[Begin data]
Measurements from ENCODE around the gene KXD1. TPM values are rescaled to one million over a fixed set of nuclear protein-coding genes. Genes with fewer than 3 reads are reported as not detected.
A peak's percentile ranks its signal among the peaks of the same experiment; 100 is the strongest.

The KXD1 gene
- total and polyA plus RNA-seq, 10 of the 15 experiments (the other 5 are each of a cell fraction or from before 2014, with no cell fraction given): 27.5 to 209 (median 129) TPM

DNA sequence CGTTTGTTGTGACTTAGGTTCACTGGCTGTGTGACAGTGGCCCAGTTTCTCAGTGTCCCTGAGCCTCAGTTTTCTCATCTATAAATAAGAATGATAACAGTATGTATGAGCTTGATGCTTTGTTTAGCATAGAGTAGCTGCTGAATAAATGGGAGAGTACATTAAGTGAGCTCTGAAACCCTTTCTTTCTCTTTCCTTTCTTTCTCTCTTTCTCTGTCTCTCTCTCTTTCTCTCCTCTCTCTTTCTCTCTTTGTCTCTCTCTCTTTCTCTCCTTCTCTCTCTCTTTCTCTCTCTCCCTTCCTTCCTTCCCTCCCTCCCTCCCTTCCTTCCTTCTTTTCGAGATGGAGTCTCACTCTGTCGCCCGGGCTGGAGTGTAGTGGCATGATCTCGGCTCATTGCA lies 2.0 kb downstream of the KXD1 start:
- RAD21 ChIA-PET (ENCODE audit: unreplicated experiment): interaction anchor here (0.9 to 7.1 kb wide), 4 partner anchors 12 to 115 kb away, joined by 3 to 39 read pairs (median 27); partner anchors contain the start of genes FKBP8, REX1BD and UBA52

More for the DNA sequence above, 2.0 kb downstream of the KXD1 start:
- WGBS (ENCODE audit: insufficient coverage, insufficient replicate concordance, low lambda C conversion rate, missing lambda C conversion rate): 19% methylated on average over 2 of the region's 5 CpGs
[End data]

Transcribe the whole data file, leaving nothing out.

Measurements from ENCODE around the gene KXD1. TPM values are rescaled to one million over a fixed set of nuclear protein-coding genes. Genes with fewer than 3 reads are reported as not detected.
A peak's percentile ranks its signal among the peaks of the same experiment; 100 is the strongest.

The KXD1 gene
- total and polyA plus RNA-seq, 10 of the 15 experiments (the other 5 are each of a cell fraction or from before 2014, with no cell fraction given): 27.5 to 209 (median 129) TPM

DNA sequence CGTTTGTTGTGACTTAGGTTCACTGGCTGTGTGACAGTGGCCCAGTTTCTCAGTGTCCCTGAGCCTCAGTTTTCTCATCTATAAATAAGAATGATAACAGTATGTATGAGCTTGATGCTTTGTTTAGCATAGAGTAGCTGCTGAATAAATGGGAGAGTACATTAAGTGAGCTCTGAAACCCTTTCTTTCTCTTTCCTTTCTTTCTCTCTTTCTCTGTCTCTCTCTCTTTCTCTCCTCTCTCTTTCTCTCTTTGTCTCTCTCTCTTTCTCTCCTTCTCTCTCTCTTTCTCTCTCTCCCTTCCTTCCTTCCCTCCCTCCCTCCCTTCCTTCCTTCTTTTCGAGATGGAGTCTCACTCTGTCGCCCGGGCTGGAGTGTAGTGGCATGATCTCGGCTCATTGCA lies 2.0 kb downstream of the KXD1 start:
- RAD21 ChIA-PET (ENCODE audit: unreplicated experiment): interaction anchor here (0.9 to 7.1 kb wide), 4 partner anchors 12 to 115 kb away, joined by 3 to 39 read pairs (median 27); partner anchors contain the start of genes FKBP8, REX1BD and UBA52

More for the DNA sequence above, 2.0 kb downstream of the KXD1 start:
- WGBS (ENCODE audit: insufficient coverage, insufficient replicate concordance, low lambda C conversion rate, missing lambda C conversion rate): 19% methylated on average over 2 of the region's 5 CpGs